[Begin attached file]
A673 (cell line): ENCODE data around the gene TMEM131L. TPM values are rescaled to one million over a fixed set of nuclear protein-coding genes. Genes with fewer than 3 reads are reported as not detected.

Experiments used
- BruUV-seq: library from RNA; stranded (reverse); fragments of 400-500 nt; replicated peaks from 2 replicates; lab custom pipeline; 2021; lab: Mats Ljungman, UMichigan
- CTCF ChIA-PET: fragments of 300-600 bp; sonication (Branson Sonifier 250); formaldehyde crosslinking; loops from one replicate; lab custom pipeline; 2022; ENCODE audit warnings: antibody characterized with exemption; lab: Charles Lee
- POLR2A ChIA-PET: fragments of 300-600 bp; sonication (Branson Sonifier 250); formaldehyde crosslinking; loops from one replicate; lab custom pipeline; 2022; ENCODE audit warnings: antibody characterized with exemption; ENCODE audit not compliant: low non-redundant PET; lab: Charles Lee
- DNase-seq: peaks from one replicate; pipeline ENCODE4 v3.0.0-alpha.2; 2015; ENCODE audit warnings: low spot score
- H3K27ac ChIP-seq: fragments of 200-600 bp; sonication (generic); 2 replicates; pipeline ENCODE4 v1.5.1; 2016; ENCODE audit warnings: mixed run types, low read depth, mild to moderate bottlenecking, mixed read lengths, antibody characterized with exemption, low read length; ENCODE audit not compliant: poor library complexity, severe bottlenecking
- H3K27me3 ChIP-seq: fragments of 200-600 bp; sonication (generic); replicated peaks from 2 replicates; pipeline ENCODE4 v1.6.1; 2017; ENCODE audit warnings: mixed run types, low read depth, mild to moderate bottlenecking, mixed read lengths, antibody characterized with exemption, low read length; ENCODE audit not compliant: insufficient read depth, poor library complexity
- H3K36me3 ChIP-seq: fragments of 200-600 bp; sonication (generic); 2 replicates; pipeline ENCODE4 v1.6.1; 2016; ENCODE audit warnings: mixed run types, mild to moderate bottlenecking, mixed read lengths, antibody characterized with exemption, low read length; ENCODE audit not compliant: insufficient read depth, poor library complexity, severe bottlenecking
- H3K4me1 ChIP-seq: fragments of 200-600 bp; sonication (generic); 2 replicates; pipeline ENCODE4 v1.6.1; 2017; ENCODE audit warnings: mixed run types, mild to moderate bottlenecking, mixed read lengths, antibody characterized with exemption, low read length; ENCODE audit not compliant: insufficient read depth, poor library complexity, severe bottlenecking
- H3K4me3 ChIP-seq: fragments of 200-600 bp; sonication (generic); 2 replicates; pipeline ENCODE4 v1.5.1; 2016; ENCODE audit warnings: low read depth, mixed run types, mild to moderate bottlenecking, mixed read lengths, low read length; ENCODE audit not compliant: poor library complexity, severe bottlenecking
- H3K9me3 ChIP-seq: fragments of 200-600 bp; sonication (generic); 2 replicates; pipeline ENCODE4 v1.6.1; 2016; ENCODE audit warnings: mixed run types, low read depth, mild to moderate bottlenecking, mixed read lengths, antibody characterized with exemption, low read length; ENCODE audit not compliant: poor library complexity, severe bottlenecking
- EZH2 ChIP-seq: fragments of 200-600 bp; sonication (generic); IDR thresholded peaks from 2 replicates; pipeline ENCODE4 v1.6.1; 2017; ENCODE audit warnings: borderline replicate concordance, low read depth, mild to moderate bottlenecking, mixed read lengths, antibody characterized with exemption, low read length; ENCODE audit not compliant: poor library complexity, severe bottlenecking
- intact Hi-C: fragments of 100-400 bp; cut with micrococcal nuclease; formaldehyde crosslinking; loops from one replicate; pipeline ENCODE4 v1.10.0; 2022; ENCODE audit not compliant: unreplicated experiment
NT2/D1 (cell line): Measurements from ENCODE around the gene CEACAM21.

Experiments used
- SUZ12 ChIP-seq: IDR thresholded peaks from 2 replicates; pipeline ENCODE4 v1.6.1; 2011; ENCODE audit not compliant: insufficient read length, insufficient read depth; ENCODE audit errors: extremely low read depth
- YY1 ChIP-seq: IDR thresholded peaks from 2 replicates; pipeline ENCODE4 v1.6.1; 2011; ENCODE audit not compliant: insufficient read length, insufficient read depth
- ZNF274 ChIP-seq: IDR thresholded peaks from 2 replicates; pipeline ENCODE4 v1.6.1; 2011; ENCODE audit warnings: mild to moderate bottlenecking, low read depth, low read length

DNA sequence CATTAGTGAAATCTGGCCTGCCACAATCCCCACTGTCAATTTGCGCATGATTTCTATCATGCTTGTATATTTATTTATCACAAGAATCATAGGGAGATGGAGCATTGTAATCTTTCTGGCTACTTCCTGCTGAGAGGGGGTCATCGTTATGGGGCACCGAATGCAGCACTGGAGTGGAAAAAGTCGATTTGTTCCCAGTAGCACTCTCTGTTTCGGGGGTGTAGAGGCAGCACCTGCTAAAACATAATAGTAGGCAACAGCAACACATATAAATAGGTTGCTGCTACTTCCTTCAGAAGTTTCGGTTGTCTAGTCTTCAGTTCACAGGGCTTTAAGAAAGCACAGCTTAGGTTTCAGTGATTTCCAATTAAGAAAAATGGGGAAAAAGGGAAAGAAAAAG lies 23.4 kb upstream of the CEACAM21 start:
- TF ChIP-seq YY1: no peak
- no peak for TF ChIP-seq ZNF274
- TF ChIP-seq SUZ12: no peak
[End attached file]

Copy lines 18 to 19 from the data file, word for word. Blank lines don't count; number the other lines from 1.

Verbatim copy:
- YY1 ChIP-seq: IDR thresholded peaks from 2 replicates; pipeline ENCODE4 v1.6.1; 2011; ENCODE audit not compliant: insufficient read length, insufficient read depth
- ZNF274 ChIP-seq: IDR thresholded peaks from 2 replicates; pipeline ENCODE4 v1.6.1; 2011; ENCODE audit warnings: mild to moderate bottlenecking, low read depth, low read length